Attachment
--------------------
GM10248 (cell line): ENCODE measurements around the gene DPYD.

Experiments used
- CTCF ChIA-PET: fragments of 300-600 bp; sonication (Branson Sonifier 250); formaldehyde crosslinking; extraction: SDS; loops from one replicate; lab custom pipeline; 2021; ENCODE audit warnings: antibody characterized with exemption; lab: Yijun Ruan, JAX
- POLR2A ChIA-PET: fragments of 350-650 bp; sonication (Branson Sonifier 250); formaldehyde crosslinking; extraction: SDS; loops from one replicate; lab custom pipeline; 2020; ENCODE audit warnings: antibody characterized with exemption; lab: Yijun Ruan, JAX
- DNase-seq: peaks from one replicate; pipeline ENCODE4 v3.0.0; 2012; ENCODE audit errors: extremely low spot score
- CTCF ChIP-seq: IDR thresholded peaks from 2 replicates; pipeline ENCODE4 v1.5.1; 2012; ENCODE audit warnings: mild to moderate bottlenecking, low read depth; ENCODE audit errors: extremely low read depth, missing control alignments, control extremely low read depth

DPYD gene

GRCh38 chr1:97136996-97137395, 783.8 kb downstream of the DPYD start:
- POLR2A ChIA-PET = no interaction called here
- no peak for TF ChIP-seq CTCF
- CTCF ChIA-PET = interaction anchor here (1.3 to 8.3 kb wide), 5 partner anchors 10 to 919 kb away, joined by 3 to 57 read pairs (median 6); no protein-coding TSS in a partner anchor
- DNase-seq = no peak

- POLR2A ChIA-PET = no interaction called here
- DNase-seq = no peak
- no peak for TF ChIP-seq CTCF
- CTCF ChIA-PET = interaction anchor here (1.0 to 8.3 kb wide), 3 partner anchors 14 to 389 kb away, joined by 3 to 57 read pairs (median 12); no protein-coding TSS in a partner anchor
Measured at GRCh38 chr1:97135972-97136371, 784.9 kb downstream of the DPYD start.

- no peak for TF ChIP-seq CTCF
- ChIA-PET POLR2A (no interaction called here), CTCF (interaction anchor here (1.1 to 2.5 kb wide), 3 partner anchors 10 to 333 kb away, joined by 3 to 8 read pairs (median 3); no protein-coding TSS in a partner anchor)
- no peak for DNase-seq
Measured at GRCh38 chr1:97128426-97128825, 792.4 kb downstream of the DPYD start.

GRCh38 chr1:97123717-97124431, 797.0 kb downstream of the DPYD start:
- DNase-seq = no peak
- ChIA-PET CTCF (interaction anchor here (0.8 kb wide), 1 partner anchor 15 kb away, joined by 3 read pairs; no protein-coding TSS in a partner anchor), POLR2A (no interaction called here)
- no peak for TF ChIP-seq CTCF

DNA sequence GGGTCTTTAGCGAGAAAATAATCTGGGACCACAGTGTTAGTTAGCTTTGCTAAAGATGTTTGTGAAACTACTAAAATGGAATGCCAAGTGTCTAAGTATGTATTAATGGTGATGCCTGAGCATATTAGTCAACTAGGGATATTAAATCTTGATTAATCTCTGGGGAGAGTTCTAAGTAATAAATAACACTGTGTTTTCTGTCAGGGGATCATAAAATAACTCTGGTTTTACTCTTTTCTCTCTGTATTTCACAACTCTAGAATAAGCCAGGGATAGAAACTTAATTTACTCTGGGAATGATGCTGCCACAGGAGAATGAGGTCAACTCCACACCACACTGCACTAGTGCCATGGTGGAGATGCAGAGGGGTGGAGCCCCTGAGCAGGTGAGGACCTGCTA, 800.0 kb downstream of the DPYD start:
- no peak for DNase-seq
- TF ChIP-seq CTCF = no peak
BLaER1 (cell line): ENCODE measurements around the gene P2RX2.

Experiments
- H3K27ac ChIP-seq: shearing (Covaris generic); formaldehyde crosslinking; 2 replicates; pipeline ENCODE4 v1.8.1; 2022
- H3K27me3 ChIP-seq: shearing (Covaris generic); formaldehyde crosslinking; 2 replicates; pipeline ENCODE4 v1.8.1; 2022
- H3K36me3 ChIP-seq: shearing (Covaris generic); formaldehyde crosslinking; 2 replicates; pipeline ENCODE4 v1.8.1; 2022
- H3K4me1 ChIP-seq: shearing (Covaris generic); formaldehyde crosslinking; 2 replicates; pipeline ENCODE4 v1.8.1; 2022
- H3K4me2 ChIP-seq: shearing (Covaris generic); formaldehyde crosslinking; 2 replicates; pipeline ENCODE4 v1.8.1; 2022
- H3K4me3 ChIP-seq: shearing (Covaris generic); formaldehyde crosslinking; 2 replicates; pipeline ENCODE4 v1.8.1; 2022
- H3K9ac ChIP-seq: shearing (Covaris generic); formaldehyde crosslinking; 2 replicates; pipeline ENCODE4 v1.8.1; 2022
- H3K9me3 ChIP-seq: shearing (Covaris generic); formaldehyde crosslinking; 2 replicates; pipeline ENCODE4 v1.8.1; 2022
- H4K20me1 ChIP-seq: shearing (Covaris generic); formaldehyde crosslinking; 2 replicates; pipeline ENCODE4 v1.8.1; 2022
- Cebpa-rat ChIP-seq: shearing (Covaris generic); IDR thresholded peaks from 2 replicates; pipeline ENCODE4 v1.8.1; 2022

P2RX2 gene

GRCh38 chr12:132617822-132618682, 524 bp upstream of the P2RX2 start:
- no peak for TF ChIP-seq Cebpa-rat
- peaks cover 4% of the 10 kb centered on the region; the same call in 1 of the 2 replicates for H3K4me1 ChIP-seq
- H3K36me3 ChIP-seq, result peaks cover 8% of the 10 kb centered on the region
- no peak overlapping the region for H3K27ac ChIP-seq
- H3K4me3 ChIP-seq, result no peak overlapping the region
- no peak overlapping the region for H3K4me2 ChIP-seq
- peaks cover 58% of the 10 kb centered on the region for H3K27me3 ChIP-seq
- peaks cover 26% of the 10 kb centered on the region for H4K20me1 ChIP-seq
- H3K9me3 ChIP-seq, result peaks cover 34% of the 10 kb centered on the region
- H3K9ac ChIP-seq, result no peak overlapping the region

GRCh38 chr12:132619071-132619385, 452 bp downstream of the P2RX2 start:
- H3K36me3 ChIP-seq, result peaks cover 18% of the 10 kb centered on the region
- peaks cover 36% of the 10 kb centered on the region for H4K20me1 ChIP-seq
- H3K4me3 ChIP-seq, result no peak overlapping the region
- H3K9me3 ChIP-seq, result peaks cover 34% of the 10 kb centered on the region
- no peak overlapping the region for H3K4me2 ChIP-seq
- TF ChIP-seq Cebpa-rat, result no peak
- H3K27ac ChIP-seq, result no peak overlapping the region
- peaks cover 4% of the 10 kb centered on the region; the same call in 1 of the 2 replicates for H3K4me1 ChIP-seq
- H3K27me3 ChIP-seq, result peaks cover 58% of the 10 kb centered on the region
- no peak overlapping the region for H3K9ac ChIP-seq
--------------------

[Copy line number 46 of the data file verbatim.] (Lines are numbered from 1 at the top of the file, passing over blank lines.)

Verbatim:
- no peak overlapping the region for H3K27ac ChIP-seq